UCR Percentile Percentile used to determine reimbursement rates for MH/SUD services was set at the 50th percentile.

Medical/surgical services were reimbursed at the 80th percentile.
Reimbursement percentile rate modified to the 80th percentile for MH/SUD services.
Rx Smoking Cessation Drug Requirements Member is required to participate in a smoking disease management program in order to receive coverage for smoking cessation medication.

Similar requirement not in place for any other drug or drug class.
Program revised to eliminate the requirement that members participate in a smoking disease management program in order to receive coverage for smoking cessation medication.
Smoking Cessation Drug Limits Smoking cessation drugs limited to 12 or 24 weeks per year depending on brand.

Similar limits not imposed on other drugs or drug classes.
Limitation removed for smoking cessation drugs.

Annual Behavioral Health Request for Information Results

Background

Each year, Aon Hewitt requests behavioral health care organizations to respond to a RFI that collects information regarding their administrative, operational, and clinical capabilities. In their 2011 Annual RFI, behavioral health care organizations were asked to respond to several questions regarding the impact of MHPAEA. Responses to the MHPAEA questions were received by seven national behavioral health care organizations, representing all of the major carve-in and carve-out vendors. Vendor responses are summarized below:

RFI Questions Vendor Response
Percent of employers* that eliminated MH/SUD coverage. 2010: 57% of vendors reported no employers eliminated MH/SUD coverage; 43% of vendors reported 1%.

2011: 43% of vendors reported no employers eliminated MH/SUD coverage; 57% of vendors reported 1%.
Percent of employers* that moved from carve-out to carve-in MH/SUD administration due to federal parity. 18% (range by vendor from 0% to 80%).
Percent of employers* who were required to cover outpatient MH/SUD at 100% due to compliance testing. 2.1% (range by vendor from 0% to 10%).
Percent of employers* required to cover outpatient MH/SUD at the PCP copay level due to compliance testing. 85% (range by vendor from 29% to 100%).
Percent of employers* required to cover outpatient MH/SUD at the specialist copay level due to compliance testing 15% (range by vendor from 0% to 100%)
* Within the vendor's book-of-business.


APPENDIX C. DETAILED PLAN DESIGN DATABASE RESULTS (2009-2011)

Plan Design Database Overview

Aon Hewitt's PDD contains data on 252 employers and 12,384 plan designs. The majority of employers in the database are large national employers (over 10,000 employees). However, the PDD does contain employers that represent small and midsize organizations. The following provides an overview of the employers and plan design options included in the database.

Employer Size

The database consists of employers ranging in size from fewer than 1,000 to over 250,000. The distribution by employer size is reported in the table below.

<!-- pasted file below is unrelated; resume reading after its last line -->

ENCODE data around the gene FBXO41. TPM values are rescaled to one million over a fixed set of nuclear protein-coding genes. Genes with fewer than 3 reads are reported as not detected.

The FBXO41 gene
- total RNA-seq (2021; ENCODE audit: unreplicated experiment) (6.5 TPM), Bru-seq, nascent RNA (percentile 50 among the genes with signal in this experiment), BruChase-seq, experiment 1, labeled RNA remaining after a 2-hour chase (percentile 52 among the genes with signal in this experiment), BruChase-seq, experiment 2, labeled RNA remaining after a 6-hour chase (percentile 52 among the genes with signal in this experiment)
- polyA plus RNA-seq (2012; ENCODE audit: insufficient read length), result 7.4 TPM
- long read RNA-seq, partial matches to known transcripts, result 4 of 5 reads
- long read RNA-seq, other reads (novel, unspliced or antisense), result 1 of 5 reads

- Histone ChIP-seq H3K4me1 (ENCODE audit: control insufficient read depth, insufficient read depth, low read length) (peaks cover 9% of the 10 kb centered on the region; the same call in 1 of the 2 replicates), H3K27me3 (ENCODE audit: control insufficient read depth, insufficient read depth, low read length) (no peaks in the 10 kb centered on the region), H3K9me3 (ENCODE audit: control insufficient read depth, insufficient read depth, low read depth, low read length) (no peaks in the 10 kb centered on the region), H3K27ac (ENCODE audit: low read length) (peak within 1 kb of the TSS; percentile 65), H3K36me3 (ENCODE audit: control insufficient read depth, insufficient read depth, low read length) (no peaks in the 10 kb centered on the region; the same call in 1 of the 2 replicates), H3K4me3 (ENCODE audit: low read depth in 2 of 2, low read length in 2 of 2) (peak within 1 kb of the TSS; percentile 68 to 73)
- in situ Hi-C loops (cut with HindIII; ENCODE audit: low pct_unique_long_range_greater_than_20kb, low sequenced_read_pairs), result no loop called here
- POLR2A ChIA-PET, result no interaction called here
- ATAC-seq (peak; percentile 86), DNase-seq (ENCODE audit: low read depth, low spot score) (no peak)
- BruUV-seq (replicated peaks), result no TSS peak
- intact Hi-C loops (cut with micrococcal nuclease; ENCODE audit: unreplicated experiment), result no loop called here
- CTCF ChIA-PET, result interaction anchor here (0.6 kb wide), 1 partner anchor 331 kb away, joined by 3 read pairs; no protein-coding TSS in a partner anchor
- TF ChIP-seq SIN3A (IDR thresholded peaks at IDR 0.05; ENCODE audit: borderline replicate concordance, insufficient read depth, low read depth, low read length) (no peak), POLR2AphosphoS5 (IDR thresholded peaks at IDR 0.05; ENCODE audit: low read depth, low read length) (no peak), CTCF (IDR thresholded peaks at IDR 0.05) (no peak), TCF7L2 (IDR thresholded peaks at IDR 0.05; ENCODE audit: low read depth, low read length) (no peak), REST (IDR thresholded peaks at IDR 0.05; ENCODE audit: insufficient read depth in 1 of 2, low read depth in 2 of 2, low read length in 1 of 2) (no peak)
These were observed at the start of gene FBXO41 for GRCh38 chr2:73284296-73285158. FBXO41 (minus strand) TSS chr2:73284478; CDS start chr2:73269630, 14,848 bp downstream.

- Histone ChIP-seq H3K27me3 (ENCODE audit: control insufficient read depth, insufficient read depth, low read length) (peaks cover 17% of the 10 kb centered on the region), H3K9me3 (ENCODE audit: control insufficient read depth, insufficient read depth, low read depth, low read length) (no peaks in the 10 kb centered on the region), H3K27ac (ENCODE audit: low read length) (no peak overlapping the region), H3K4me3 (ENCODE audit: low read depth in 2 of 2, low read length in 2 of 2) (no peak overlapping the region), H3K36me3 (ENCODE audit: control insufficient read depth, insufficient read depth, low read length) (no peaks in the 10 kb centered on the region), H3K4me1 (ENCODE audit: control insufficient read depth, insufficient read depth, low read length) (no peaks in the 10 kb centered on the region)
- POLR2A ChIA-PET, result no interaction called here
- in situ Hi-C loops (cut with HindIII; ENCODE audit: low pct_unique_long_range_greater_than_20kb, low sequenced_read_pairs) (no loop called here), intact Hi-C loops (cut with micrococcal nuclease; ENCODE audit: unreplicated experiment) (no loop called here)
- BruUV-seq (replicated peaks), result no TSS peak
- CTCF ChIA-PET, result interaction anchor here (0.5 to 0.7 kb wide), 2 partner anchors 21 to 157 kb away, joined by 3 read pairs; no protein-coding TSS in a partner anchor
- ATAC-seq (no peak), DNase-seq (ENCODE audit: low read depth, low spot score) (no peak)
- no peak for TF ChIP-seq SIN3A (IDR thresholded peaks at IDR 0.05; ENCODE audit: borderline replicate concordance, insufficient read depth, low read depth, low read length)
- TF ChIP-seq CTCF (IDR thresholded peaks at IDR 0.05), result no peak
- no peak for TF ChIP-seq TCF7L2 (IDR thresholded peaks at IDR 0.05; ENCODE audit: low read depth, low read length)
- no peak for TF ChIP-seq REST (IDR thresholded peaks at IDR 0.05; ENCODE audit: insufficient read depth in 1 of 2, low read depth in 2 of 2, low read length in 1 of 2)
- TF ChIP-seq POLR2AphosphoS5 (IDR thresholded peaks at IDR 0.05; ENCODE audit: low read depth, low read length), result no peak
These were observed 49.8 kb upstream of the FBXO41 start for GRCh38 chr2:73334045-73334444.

Range   Percent of Employers     Number of Employers  
1 to 1,000 4.8% 12
1,001 to 5,000 20.2% 51
5,001 to 10,000 19.8% 50
10,001 to 20,000 17.9% 45
20,001 to 50,000 15.5% 39
50,001 to 100,000 6.0% 15
100,001 to 250,000   3.2% 8
Over 250,000 0.4% 1
Unavailable 12.3% 31
  100% 252

Employer Industry

The employers included in this analysis represent a broad array of industries.

Industry   Percent of Employers     Number of Employers  
Chemicals 1.6% 4
Consumer Products 6.8% 17
Energy Production/Transmission   2.0% 5
Entertainment & Hospitality 6.4% 16
Financial 10.7% 27
Government/Education 7.1% 18
Health Care 4.4% 11
Insurance 6.4% 16
Manufacturing 11.9% 30
Pharmaceuticals 2.4% 6
Printing & Publishing 2.0% 5
Professional Services 2.0% 5
Retail 6.0% 15
Technology 8.7% 22
Telecommunications 2.8% 7
Transportation 3.6% 9
Utilities (Gas & Electric) 3.2% 8
Unknown 12.3% 31
  100.0% 252

Plan Options

A total of 12,384 plan options were included in our review for each plan year. The actual number of plan options included in the review of each plan design field varies and reflects only the plan options that reported credible data. The number of plan options included in each plan design field review is reported for each comparative analysis.

Plan Type

Plan design data used for this analysis reflected several different types of plans. The types of plans and percent of options with each type is summarized below.

  Plan Type     Percent of Plan Options     Number of Plan Options  
Consumer Directed Plan (CDP) 2.5% 305
Exclusive Provider Organization (EPO) 2.0% 251
Health Maintenance Organization (HMO) 31.4% 3,894
Indemnity 9.6% 1,184
Point-of-Service (POS) 5.9% 734
Preferred Provider Organization (PPO) 36.2% 4,483
Passive Preferred Provider Organization (PPP)   0.2% 24
Not Available 12.2% 1,509
  100.0% 12,384

Plan Funding

A large portion of plan options included in this analysis are self-insured (i.e., the employer pays an administrative fee to a health plan to administer the benefit and pay claims; the employer is responsible for funding claim payments). The percent of plan options that reflect fully-insured and self-insured funding arrangements is summarized below.

  Plan Type     Percent of Plan Options     Number of Plan Options  
Fully-Insured   26.7% 3,312
Self-Insured 43.0% 5,319
Not Available 30.3% 3,753
  100.0% 12,384

Summary Observations